COVID Hospitalizations Skew Younger As Delta Variant Spreads In Connecticut
As the delta variant has spread, people between the ages of 20 and 59 now account for a higher proportion of COVID-19 hospitalizations than in January, according to data compiled by the federal Department of Health and Human Services.
The data show that hospitalizations of people in the 20-29, 30-39, 40-49 and 50-59 age groups have ticked upward incrementally, particularly in the past few months as the delta variant of the virus has taken over, while the number of hospitalizations of those over 80 has remained relatively flat.
In early January, the two-week rolling average of cases showed that people 60 and over accounted for about 67% of all hospitalizations. By July 31, that number had dropped to 57%.
Experts believe the delta variant spreads faster than some previous variants of the virus, and the numbers of cases and hospitalizations in Connecticut have steadily increased. Data show that vaccination rates largely align with age groups in the state.
A recent snapshot of hospitalizations in the state's two largest chains highlights the reversal of who is getting admitted now.
In the Yale New Haven Hospital system on Friday, Aug. 6, there were 67 COVID patients overall. Slightly over half were between the ages of 30 and 59, and only seven patients were over 80, Yale's Chief Medical Officer Thomas Balcezak said.
Balcezak said there were nearly as many people under 30 now hospitalized as there were patients over 80. Yale had five patients in the younger group, compared to seven over 80.
"It is completely different from the spring, and honestly the elderly people that we're seeing are for the most part having relatively mild illness," Balcezak said.
On Friday, Hartford HealthCare had 64 COVID patients in its system, and only one over the age of 80 was in critical care, according to Executive Vice President and Chief Clinical Officer Dr. Ajay Kumar.
Kumar said the hospital system only had five COVID patients in intensive care, and most were between 39 and 50.
"We are seeing a younger generation being in the hospital now, more so than the older ones," Kumar said.
Both men said not only are they seeing a shift in the age of their COVID patients, but they are also seeing significantly fewer deaths among the elderly population. Both believe that's clearly tied to the state's very high vaccination rates among its elderly population.
"So we're seeing fewer deaths, and there have been a few deaths of folks that are vaccinated in those age groups — but they have other conditions," Balcezak said. "They have heart failure, chronic obstructive pulmonary disease or other conditions that are contributing an added burden of disease. And add COVID on top of the burden that they're already carrying, and it just tips them over."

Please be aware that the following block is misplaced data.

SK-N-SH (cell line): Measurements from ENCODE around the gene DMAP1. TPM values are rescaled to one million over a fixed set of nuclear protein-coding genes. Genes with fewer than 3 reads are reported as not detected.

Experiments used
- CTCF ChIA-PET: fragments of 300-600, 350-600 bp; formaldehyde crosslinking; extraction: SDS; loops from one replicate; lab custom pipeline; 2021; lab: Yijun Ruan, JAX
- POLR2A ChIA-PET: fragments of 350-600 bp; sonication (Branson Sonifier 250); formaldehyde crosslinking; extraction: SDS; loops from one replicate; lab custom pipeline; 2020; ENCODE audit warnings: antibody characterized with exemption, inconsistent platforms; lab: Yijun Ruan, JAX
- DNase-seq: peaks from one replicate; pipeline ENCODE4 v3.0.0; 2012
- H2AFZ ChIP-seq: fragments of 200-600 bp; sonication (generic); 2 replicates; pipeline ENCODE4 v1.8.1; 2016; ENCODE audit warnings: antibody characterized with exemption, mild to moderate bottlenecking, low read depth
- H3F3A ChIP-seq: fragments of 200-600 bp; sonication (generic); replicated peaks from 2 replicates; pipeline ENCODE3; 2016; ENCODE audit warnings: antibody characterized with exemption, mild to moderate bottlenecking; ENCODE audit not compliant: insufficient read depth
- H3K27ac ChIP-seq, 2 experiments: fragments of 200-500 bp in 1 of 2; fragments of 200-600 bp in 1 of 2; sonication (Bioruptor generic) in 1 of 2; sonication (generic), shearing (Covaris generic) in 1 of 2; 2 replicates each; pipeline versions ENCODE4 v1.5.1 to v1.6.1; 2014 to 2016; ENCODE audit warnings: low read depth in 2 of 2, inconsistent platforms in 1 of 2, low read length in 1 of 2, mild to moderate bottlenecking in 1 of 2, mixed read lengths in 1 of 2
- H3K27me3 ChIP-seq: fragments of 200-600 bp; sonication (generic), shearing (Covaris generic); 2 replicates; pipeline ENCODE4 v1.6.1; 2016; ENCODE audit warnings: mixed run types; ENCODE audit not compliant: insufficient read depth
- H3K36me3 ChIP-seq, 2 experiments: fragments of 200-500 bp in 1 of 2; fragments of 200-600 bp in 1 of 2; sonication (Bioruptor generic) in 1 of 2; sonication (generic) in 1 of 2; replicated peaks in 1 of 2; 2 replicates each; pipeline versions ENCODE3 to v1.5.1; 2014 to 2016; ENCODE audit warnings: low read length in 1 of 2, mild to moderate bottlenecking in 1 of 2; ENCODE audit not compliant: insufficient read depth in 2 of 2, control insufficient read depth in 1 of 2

Kumar said he has no doubt that vaccines have saved the elderly population from the devastation of the delta variant.
"The patients over 80 are still coming in, but for the most part, they are vaccinated," Kumar said. "So they get better and then they go home ... That is a big difference from last spring. A very small percentage actually end up in the ICU now. So without a doubt, it is certain right now the vaccines protect and reduce deaths."
The state recorded seven COVID deaths in the first week of August, according to Department of Public Health data, and while death totals generally lag a few weeks behind hospitalizations, neither doctor foresees a large increase in deaths among elderly residents who are vaccinated.
'I think these numbers clearly demonstrate that the vaccines are working and continue to work against the variants we have now," Balcezak said.
Experts are watching the hospitalization rates as well as mortality rates, particularly among older residents to see if the vaccines are still effective, to learn when, if at all, there will be a need for a booster shot.
"There's no question in my mind that at some point someday we're going to need a booster," Balcezak said. "There's two primary reasons for that. One is immunity is going to wane — we just don't know whether that's in one year, two years or five years."
Balcezak said the other reason is the virus continues to spread across the world, and new variants are popping as the virus mutates.
"Eventually a different mutant is going to emerge that's going to require us to tweak the vaccine," Balcezak said.
Kumar said they are waiting for the FDA and the CDC to determine whether booster shots will be needed.
"If we see an increase in the case rate and the mortality rate, especially the mortality rate among the elderly population, that will be the signal that could lead us to booster shots," Kumar said.
Kumar said he doesn't envy the experts who have to decide not only if a booster is needed but also when and for what.
"I would be thinking right now: What if the booster I'm providing isn't addressing the problem we have in hand?" Kumar said. "So if the delta variant is the one which is causing the havoc, and we're giving a booster, that's great — but what if a different variant comes in, and the booster doesn't work, and we may need a different type of booster for that variant?"
Kumar pointed to the lambda variant now spreading in South America but not so much here yet as the perfect example of a variant we know little about. He said a booster shot would be similar to trying to decide what flu shot to offer every year.
"If we offer the booster which is not appropriate for a variant that is spreading, we lose public trust," Kumar said. "So I think the FDA taking its time is a very prudent thing to do right now because mortality among the vaccinated is still extremely low."
The World Health Organization has come out against administering booster shots until at least the end of September, citing concerns about global vaccine equity.